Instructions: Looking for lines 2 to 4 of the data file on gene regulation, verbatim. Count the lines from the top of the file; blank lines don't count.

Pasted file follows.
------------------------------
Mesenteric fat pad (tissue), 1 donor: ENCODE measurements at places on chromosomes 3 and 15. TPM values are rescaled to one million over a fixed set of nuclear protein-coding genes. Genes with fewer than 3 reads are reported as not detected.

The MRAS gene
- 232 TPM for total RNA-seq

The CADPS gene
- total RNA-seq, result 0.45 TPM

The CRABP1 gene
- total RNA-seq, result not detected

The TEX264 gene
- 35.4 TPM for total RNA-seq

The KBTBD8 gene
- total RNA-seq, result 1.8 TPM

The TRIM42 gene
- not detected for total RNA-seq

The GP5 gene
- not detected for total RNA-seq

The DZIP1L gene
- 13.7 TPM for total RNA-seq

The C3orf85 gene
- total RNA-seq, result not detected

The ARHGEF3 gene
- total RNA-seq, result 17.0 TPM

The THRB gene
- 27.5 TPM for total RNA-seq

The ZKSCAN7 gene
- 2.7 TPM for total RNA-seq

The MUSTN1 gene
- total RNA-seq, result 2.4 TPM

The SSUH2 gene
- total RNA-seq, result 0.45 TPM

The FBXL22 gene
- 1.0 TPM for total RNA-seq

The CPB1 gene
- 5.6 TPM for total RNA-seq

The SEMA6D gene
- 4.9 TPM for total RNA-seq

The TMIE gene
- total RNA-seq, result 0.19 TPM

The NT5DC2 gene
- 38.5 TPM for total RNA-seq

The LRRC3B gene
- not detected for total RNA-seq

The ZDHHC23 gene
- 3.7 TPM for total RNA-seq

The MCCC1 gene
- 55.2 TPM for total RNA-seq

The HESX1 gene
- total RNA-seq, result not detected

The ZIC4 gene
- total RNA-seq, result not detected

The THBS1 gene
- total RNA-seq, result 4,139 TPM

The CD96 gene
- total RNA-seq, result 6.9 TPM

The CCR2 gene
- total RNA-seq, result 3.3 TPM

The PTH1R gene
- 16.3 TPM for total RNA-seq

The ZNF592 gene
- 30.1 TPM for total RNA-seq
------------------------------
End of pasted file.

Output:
The MRAS gene
- 232 TPM for total RNA-seq

The CADPS gene